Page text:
In hindsight, Apple’s viewpoint for how they support special education makes total sense if you understand their ethos. Tim Cook often talks about building products that enrich people’s lives — in an education and accessibility context, this sentiment often becomes a literal truism. For many disabled people, iOS and the iPad is the conduit through which they access the world.

Apple ultimately owns the iPad and the message around it, but in actuality it’s the users who really transform it and give it its identity. This is ultimately what makes the tablet exceptional for learning. The device’s design is so inherently accessible that anyone, regardless of ability, can pick it up and go wild.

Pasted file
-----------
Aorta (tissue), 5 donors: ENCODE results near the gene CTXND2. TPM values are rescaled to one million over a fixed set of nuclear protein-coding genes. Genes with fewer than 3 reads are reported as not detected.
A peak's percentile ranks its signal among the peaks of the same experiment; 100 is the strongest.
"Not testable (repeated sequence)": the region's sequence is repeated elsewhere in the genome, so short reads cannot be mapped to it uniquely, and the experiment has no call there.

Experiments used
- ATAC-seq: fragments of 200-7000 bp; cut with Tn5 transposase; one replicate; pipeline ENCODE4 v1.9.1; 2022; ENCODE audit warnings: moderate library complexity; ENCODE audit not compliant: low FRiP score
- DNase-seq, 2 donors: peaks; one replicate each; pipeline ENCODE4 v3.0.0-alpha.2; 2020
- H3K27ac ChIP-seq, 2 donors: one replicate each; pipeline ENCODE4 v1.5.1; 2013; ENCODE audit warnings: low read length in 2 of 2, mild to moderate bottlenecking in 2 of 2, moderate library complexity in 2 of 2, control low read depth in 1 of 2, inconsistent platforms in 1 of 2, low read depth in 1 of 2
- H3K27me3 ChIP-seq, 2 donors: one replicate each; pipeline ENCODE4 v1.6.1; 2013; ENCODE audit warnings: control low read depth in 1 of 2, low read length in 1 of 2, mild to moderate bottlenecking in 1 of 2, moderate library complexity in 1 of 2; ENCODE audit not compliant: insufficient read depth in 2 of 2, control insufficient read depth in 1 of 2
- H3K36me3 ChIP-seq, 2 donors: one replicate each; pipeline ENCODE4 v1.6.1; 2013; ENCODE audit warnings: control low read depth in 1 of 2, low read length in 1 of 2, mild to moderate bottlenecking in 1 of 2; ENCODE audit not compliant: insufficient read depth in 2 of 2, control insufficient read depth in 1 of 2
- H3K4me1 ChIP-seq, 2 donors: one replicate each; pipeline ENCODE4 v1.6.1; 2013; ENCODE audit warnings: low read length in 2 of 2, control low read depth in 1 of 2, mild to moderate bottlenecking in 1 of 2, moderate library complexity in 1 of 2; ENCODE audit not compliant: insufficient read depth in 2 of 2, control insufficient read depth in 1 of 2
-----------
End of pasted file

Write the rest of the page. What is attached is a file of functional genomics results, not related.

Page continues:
(Photo by Tomohiro Ohsumi/Getty Images)

Apple’s education team is special

At the March event, one of the onstage presenters was Kathleen Richardson, who works at Apple on their ConnectedED program. She is one of many who work on the company’s education team, whose group is tasked with working with schools and districts in evangelizing and integrating Apple products into their curricula.

I spoke with Meg Wilson, a former special education teacher who now works on education efforts inside Apple. A former Apple Distinguished Educator, Wilson is the resident “special education guru” who provides insight into how special education programs generally run. With that knowledge, she provides guidance on how Apple products can augment the process of individualizing and differentiating educational plans for special ed students.